There is a lot of speculation now about Northern Rock, the beleaguered UK mortgage bank.
Professor Scott Moeller
Mergers & Acquisitions expert at the Cass Business School in London
That is not surprising, of course, now that it has been knocked down by the market and bailed out by the Bank of England.
Its share price has plummeted, too.
But that lower share price begins to make it more attractive to the vultures that invariably circle when a company is in distress.
A potential buyer does not have to purchase all of Northern Rock.
In fact, even if someone did buy it "lock, stock and barrel", it would probably be with the intention of selling off some pieces.
That was the case when Morrisons sold off some of Safeway's stores after its acquisition.
Royal Bank of Scotland intends to carve ABN Amro into at least three pieces, sharing some with Santander of Spain (the buyer in 2004 of Abbey National) and Fortis of Belgium.
Also, the hedge funds and private equity firms - recently in the press and still awash in uninvested funds - do a lot of business buying distressed assets.
They find the good bits and sell those off for a profit after they have cleaned them up and repackaged them.
Northern Rock retains some attractive assets, even if its own formerly good name is not one of them.
As of early on Monday, it was reported that less than 10% of deposits had been withdrawn.
And even if you withdraw most or even all of your money, your relationship with the bank may remain.
Northern Rock's mortgage portfolio is largely unchanged by the events of the last week, although the firm is clearly not writing new mortgages at the same pace as previously.
A buyer of Northern Rock could rebrand the assets, and Northern Rock has never been the strongest brand anyway.
Bank acquirers have not hesitated in the past at discarding excellent brands: look at what HSBC did to the very well-known Midland Bank in the last decade.
Few customers apparently left Midland because their bank cards no longer had a picture of the Midland's phoenix and instead showed the very impersonal HSBC two-triangles logo.
From a strategic perspective, a foreign buyer is the most likely at this time, especially a bank with little current exposure to the UK retail banking market.
This would probably be the preferred route from the perspective of the Bank of England, too, despite the obvious disadvantages of having a foreigner buy a UK bank currently being propped up by the British taxpayers.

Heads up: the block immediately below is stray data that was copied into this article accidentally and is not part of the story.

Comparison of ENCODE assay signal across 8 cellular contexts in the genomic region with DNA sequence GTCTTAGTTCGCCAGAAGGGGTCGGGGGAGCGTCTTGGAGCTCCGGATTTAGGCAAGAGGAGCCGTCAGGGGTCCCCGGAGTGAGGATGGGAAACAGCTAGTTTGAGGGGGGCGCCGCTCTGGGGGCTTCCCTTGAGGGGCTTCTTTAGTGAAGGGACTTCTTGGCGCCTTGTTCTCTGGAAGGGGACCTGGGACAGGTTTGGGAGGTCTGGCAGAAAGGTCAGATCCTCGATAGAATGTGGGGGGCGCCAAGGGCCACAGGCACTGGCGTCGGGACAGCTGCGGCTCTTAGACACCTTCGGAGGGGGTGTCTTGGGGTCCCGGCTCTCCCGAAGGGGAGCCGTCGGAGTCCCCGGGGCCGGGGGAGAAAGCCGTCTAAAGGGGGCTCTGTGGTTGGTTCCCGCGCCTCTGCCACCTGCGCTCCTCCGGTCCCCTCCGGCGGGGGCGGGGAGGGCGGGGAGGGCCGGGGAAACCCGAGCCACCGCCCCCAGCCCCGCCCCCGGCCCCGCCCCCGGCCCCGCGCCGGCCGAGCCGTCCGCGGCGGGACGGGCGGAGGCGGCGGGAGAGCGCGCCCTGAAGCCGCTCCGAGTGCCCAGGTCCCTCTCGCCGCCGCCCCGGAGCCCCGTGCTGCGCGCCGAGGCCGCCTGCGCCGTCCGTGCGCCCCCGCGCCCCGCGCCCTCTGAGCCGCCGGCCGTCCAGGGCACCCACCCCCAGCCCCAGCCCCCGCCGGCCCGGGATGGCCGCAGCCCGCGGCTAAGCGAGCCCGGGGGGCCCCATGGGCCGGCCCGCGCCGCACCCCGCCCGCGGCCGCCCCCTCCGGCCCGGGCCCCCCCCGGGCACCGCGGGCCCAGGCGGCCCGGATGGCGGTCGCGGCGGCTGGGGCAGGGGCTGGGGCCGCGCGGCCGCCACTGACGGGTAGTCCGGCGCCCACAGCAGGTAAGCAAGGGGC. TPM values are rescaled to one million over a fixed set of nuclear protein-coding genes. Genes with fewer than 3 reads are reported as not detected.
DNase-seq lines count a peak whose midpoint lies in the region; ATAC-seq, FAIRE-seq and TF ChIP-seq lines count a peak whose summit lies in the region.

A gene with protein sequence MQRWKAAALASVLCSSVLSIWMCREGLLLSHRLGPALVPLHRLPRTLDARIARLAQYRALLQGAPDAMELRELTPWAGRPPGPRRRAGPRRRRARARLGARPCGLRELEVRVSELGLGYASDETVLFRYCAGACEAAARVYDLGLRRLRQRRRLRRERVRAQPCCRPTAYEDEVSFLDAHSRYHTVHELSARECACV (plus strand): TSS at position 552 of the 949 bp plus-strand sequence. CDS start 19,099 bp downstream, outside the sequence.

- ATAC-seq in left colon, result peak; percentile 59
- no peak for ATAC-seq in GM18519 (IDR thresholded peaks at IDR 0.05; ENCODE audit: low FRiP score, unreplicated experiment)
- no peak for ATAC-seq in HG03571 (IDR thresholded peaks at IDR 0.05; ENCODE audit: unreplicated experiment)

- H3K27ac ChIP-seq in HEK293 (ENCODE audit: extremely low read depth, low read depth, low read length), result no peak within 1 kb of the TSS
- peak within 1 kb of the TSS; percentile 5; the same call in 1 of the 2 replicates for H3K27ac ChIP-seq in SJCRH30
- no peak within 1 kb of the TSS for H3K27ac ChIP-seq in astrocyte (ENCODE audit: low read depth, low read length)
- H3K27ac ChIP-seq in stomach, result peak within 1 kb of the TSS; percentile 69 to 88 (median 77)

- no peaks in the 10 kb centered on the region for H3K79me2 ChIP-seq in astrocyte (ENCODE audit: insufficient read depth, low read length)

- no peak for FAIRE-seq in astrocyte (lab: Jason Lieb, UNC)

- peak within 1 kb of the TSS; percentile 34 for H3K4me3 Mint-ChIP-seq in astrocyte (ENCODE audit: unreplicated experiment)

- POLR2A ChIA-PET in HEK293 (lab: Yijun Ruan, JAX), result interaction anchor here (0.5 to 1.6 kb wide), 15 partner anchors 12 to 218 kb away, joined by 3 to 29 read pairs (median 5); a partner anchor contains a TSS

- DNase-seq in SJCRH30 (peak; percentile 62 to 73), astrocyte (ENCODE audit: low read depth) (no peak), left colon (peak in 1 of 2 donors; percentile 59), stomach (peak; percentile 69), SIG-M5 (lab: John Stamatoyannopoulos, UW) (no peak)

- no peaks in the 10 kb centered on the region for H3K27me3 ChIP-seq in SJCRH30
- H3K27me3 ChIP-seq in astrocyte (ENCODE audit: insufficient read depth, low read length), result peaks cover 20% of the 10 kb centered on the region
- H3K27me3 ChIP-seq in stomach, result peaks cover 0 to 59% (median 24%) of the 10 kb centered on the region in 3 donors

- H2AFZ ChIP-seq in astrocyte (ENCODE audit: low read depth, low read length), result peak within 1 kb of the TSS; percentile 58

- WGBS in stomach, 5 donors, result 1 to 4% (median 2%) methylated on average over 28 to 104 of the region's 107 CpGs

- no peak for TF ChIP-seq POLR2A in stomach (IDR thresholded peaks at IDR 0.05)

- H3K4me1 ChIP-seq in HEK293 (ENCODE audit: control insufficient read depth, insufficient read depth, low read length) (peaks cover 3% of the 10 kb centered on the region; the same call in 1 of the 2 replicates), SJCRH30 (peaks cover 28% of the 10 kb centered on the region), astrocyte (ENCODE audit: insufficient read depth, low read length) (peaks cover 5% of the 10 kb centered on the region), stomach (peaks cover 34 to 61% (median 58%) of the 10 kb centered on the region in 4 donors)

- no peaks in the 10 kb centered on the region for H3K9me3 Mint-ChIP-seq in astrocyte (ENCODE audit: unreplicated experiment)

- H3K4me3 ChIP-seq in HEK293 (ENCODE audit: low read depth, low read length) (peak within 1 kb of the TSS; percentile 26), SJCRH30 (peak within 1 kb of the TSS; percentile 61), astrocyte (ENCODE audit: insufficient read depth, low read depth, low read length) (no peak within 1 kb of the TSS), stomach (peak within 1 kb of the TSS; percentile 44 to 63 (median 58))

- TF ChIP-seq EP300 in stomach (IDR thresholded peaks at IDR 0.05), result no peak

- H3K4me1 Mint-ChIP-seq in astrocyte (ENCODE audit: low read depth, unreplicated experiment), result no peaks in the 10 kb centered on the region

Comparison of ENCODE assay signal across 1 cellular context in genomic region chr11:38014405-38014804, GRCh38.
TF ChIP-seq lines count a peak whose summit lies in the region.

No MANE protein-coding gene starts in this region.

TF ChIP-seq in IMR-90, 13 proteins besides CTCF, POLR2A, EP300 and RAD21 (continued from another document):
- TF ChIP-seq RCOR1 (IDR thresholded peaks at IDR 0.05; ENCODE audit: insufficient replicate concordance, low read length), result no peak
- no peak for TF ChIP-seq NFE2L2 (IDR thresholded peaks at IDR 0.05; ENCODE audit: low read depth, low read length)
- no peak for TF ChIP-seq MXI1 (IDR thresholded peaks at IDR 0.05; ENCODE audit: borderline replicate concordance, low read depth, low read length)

A continental European bank might be keen, especially a one-country bank in the Eurozone.
Dutch bank ING has already done wonders with its purchase of Barings, which it got for £1 after Nick Leeson's $1.6 billion fraud in 1995.
Would it like a UK retail and mortgage presence as well?
But the list of potential buyers need not be limited to those in this time zone.
This is the era of Asian purchases, so it could be someone even further afield.
Inherently, the UK mortgage market is attractive.
It will remain highly cyclical (especially with housing prices at a peak), but is fundamentally strong for a buyer willing to invest for the long term.
Not that it would be that easy for any buyer right now.
The conventional wisdom about acquisitions bears repeating: historically, two-thirds or more of acquisitions have been failures.
They have not provided good return to shareholders nor met their strategic or financial goals.
Employee redundancies are high, often as much as 10% of the target company's workforce.
There is some evidence from our own research at Cass Business School, together with Towers Perrin, that deals since 2003 have reversed this trend, but still it is hard work to make any acquisition successful.
And this is even more difficult with a tainted company where many customers are leaving.
Any buyer had best tread very carefully into this mess.
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